[swift-evolution] Why does URL.checkResourceIsReachable() return a Bool?
felixcca at yahoo.ca
Sun Aug 7 14:20:29 CDT 2016
I read it from the Mac Developer Library's documentation, which has all of that for the Swift version too (link <https://developer.apple.com/library/mac/documentation/Cocoa/Reference/Foundation/Classes/NSURL_Class/#//apple_ref/occ/instm/NSURL/checkResourceIsReachableAndReturnError:>).
I was commenting on the awkwardness of the Objective-C interface. Given that the error parameter is only populated when the return value is `false`, in the transposed Swift world, you shouldn't need to check the return value.
> Le 7 août 2016 à 12:14:38, Charles Srstka <cocoadev at charlessoft.com> a écrit :
>> On Aug 7, 2016, at 1:59 PM, Félix Cloutier <felixcca at yahoo.ca <mailto:felixcca at yahoo.ca>> wrote:
>> One line above the text that you quoted, you can read:
>>> If this method returns false, the object pointer referenced by error is populated with additional information.
> That’s only in the documentation for the original NSURL method (which still returns an error by reference). This is the entirety of the description in the documentation for the new one on URL:
> "This method synchronously checks if the resource’s backing store is reachable. Checking reachability is appropriate when making decisions that do not require other immediate operations on the resource, e.g. periodic maintenance of UI state that depends on the existence of a specific document. When performing operations such as opening a file or copying resource properties, it is more efficient to simply try the operation and handle failures. This method is currently applicable only to URLs for file system resources. For other URL types, false is returned.”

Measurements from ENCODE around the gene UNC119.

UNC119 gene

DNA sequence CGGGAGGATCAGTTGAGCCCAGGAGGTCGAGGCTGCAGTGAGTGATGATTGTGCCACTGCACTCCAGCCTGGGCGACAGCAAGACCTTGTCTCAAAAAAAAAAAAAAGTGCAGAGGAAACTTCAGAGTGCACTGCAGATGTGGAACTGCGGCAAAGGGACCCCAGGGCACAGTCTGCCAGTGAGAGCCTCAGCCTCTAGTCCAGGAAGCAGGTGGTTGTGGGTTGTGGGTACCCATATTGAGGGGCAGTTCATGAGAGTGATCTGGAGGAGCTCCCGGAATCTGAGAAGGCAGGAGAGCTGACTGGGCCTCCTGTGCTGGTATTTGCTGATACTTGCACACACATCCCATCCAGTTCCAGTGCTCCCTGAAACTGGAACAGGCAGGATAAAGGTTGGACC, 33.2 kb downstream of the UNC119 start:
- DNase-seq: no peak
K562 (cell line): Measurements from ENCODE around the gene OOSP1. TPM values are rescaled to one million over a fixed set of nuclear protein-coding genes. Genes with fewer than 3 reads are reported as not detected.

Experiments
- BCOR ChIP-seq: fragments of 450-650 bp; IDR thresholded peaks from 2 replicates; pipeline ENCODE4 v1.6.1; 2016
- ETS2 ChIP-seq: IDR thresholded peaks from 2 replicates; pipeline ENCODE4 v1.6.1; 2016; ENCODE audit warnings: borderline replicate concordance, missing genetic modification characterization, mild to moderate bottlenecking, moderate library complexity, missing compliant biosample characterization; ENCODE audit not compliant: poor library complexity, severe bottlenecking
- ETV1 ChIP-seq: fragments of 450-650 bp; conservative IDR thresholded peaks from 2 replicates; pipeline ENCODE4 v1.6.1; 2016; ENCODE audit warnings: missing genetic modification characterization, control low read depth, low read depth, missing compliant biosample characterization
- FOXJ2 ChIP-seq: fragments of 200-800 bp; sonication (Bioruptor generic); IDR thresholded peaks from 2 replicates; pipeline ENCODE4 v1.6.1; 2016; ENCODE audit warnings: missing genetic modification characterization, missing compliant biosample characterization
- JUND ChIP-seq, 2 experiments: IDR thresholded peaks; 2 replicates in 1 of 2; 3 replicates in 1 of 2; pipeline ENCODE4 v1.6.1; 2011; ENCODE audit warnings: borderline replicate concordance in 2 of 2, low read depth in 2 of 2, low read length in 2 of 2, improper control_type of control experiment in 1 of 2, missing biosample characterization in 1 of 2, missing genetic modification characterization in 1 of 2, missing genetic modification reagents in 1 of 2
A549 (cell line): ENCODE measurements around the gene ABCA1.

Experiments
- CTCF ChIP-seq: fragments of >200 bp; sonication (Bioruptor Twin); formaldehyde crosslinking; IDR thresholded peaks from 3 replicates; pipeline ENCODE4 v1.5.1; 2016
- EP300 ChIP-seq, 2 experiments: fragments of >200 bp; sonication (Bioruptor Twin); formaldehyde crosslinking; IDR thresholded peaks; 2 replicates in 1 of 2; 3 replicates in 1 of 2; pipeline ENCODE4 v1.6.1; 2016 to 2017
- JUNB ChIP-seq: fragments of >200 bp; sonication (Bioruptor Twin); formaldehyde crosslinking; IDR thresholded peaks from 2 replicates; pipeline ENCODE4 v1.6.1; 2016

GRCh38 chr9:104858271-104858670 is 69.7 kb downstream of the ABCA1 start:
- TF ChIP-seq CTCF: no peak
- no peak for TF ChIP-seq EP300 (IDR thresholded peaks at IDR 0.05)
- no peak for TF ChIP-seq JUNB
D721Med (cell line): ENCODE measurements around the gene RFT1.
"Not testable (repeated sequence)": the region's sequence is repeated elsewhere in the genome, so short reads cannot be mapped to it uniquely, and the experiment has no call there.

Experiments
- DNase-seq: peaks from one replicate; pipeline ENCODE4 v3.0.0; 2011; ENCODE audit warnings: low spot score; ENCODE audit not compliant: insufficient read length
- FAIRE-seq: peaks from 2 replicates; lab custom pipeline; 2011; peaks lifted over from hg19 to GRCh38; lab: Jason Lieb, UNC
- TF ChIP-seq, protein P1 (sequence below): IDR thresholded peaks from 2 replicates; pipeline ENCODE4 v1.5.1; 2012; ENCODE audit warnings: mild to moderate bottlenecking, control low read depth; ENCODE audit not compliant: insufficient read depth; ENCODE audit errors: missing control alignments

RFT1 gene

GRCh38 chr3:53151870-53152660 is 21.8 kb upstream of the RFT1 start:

>> The rationale is probably that this method was awkward to begin with. It's unclear to me why it was decided to return a `NSError` by reference and a bool that is seemingly equivalent to `error != nil`.
> It’s not like that anymore. On the new URL value type, it both returns a bool *and* is marked ‘throws’. So you have to check *both* whether it returned false *and* whether it threw an error.
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